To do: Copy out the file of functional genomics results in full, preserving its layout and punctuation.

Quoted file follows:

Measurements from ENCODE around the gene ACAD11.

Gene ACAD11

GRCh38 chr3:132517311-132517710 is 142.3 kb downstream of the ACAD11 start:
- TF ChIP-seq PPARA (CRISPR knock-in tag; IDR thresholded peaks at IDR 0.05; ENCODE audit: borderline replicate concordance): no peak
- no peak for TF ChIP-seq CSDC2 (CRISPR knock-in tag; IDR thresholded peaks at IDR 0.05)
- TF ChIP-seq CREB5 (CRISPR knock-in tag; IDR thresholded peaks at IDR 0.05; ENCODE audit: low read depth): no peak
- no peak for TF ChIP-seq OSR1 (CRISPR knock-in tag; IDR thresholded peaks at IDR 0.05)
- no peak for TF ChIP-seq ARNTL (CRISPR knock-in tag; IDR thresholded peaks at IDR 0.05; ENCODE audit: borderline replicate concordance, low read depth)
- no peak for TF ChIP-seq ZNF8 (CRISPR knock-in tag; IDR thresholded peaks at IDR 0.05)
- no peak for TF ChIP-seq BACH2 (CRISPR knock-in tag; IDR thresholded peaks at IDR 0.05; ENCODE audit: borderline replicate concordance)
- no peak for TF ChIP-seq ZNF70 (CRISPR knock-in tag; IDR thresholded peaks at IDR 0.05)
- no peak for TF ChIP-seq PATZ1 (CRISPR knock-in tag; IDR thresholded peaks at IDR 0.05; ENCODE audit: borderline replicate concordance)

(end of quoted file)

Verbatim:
Measurements from ENCODE around the gene ACAD11.

Gene ACAD11

GRCh38 chr3:132517311-132517710 is 142.3 kb downstream of the ACAD11 start:
- TF ChIP-seq PPARA (CRISPR knock-in tag; IDR thresholded peaks at IDR 0.05; ENCODE audit: borderline replicate concordance): no peak
- no peak for TF ChIP-seq CSDC2 (CRISPR knock-in tag; IDR thresholded peaks at IDR 0.05)
- TF ChIP-seq CREB5 (CRISPR knock-in tag; IDR thresholded peaks at IDR 0.05; ENCODE audit: low read depth): no peak
- no peak for TF ChIP-seq OSR1 (CRISPR knock-in tag; IDR thresholded peaks at IDR 0.05)
- no peak for TF ChIP-seq ARNTL (CRISPR knock-in tag; IDR thresholded peaks at IDR 0.05; ENCODE audit: borderline replicate concordance, low read depth)
- no peak for TF ChIP-seq ZNF8 (CRISPR knock-in tag; IDR thresholded peaks at IDR 0.05)
- no peak for TF ChIP-seq BACH2 (CRISPR knock-in tag; IDR thresholded peaks at IDR 0.05; ENCODE audit: borderline replicate concordance)
- no peak for TF ChIP-seq ZNF70 (CRISPR knock-in tag; IDR thresholded peaks at IDR 0.05)
- no peak for TF ChIP-seq PATZ1 (CRISPR knock-in tag; IDR thresholded peaks at IDR 0.05; ENCODE audit: borderline replicate concordance)